ANAHEIM, Calif. -- A media hoard went in search of the Mighty Ducks' pulse on Friday afternoon, and they found it in goalie Jean-Sebastien Giguere.
When teammate Paul Kariya was asked on the podium if he was worried that the Ducks might be seen as a fluke because of their seemingly lifeless performance so far in the Stanley Cup finals, Giguere took the opportunity to jump in and answer the question.
"We're not a fluke,'' Giguere said. "We're the most improved team in the NHL since the beginning of the season. Since Christmas, we are one of the best teams in the league. We've beat Detroit, Dallas and Minnesota by doing what we do, not by luck."
The problem is that under the hot media light of the playoffs, the Ducks have not done what they do. The problem is so far in the first two games, this has been one of the most lopsided finals ever. And that's why some might want to call the Mighty Ducks a fluke, might want to lump them in the class with the Carolina Hurricanes, who went from Eastern Conference champions to the 30th team in the league this season.
"We have to play better,'' defenseman Keith Carney said of his team getting shut out in the first two games of the series. "We have no choice right now. We have to come out and play our best game.''
If they don't, the series will almost surely be over sooner rather than later. If they don't, they will allow the doubters to question everything they have accomplished so far this season. But while the Ducks were bombarded with questions about heart and emotion and fire, few bit.
When asked if a veteran needed to stand up and pound his chest, Carney said: "It's been done, but behind the scenes."
When asked if the Ducks should have sent a message when they were down 3-0 in Game 2 by mixing it up, Kariya responded with a definitive no.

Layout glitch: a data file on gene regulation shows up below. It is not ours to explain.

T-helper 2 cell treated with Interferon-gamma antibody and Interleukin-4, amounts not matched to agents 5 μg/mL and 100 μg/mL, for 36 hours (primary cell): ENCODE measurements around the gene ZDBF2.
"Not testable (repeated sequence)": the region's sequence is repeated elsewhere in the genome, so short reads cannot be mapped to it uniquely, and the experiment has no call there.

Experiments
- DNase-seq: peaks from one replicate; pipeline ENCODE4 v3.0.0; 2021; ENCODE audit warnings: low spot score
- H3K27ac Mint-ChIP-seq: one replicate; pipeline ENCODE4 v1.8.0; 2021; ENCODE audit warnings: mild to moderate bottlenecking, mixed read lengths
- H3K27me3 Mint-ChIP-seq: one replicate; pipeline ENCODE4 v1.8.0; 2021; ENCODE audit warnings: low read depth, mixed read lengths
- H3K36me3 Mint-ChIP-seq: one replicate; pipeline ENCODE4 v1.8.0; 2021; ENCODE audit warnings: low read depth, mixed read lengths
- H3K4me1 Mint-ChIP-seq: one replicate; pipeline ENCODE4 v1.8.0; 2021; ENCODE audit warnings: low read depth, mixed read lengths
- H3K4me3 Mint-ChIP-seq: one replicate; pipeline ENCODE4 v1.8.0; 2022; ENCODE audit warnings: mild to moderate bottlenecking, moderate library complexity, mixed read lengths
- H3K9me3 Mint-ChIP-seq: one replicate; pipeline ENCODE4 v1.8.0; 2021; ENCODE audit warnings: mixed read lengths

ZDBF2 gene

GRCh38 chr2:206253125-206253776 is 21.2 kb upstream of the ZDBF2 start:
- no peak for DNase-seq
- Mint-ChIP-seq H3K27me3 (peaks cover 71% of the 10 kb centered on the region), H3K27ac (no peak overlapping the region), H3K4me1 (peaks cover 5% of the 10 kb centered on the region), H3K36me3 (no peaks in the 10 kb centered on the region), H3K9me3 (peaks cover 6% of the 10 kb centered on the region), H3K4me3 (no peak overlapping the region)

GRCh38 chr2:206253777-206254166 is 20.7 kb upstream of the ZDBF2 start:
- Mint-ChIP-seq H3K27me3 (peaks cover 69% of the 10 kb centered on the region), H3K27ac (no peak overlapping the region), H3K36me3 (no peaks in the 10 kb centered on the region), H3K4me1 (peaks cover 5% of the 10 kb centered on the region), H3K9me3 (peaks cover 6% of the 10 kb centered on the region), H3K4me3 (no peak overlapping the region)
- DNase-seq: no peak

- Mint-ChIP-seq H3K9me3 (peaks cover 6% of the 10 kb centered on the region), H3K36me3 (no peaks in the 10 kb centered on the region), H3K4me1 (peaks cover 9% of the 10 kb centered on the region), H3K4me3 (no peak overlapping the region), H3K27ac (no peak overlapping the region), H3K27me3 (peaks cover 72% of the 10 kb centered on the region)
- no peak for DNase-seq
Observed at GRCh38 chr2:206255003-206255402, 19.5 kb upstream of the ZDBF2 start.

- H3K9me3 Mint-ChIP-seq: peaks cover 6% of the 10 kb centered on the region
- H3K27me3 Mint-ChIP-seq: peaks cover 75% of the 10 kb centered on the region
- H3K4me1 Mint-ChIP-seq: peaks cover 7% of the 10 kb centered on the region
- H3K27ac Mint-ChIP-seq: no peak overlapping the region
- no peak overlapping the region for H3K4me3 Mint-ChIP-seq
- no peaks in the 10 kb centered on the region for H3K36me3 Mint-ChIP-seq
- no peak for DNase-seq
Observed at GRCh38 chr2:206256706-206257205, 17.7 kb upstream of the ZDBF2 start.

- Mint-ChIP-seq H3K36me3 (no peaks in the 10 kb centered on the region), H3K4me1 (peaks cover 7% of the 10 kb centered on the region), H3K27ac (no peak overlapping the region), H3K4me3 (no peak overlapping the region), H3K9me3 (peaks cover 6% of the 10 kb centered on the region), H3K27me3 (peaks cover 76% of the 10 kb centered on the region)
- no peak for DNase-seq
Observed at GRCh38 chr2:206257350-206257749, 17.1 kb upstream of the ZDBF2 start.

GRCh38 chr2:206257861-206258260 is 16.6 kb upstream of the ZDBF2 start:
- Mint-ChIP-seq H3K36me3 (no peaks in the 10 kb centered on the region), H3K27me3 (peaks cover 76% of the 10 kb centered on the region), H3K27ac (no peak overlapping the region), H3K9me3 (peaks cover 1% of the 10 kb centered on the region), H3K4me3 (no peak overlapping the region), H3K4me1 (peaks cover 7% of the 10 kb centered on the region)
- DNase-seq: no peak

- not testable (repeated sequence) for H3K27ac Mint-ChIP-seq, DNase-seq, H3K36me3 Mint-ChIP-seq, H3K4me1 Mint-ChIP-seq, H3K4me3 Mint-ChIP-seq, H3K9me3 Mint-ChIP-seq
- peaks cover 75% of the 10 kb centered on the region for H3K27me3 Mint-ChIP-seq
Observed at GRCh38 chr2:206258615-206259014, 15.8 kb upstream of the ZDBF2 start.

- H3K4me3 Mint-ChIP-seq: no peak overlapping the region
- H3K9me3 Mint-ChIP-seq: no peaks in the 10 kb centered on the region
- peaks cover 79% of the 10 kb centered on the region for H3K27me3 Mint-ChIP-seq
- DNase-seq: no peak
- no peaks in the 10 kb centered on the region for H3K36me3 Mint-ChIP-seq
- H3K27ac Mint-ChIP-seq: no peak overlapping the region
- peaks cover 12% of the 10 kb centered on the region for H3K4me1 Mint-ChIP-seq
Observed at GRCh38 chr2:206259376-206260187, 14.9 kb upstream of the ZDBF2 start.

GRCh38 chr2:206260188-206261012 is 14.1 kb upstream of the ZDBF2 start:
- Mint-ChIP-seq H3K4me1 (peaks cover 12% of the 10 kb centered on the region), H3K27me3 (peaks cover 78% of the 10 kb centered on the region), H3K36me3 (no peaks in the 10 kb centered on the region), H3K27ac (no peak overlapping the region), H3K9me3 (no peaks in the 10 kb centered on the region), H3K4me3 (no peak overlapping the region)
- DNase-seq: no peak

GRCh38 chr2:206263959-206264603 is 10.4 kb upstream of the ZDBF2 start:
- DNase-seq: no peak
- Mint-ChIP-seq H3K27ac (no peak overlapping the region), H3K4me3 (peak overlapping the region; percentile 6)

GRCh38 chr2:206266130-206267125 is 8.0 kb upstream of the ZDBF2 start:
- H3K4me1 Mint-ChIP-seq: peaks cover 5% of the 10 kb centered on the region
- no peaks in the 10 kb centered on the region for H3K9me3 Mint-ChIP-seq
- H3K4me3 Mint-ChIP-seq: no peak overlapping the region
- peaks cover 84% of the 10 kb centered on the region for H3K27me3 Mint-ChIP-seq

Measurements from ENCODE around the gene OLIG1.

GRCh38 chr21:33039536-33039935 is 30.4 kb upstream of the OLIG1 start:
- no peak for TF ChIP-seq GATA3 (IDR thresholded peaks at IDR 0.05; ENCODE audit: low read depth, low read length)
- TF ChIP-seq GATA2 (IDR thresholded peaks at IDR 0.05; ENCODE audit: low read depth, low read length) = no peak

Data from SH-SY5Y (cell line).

"That's not the kind of team we are," Kariya said. "And that's not why we've had success so far."
It's true, and it's why this dilemma of emotion is such a strange one for Anaheim. In truth, the Ducks have played with such control that they have looked emotionless in previous series. They always had the lead, they always played a passive style bent more on thinking and working than on hitting and grinding. So do they need to play with more emotion or less?
"What we need to do is play," Babcock said. "Let's play. Let's be the best we can be. The tough part for us, and we're not trying to take anything away from the Devils, but we haven't played. That part is the frustrating part.''
The Ducks are hoping getting home will be a big boost. The Ducks are hoping they have learned from the first two games. The Ducks are hoping they will turn it up a notch. But while most stayed away from the emotion issue, Giguere had no problem embracing the questions.
The man who broke his stick in frustration in Game 2 said his team definitely needed to come out with some swagger.
"They're not a better team than we are,'' Giguere said. "They're not up here and we're down here. We're right there with them. We are definitely able to play with these guys and beat them (but) everybody has to play. Come in tomorrow and play their game.''
Giguere was asked why he felt his team has lacked emotion so far in the series, and he said he didn't know.
"Maybe we think we don't deserve to win,'' he said. "This is not true, we deserve to win. We have to allow ourselves to be successful and, like I said, we have been working at this all year. There is only five games left, let's go at it and see what's going to happen. There is nothing else we can do. Bring your 'A' game, do what you have to do, make sure you bring it.''
All Kirsten Dunst jokes aside, that might be exactly what the boys from California need to do.
Mike Heika of the Dallas Morning News is a regular contributor to ESPN.com.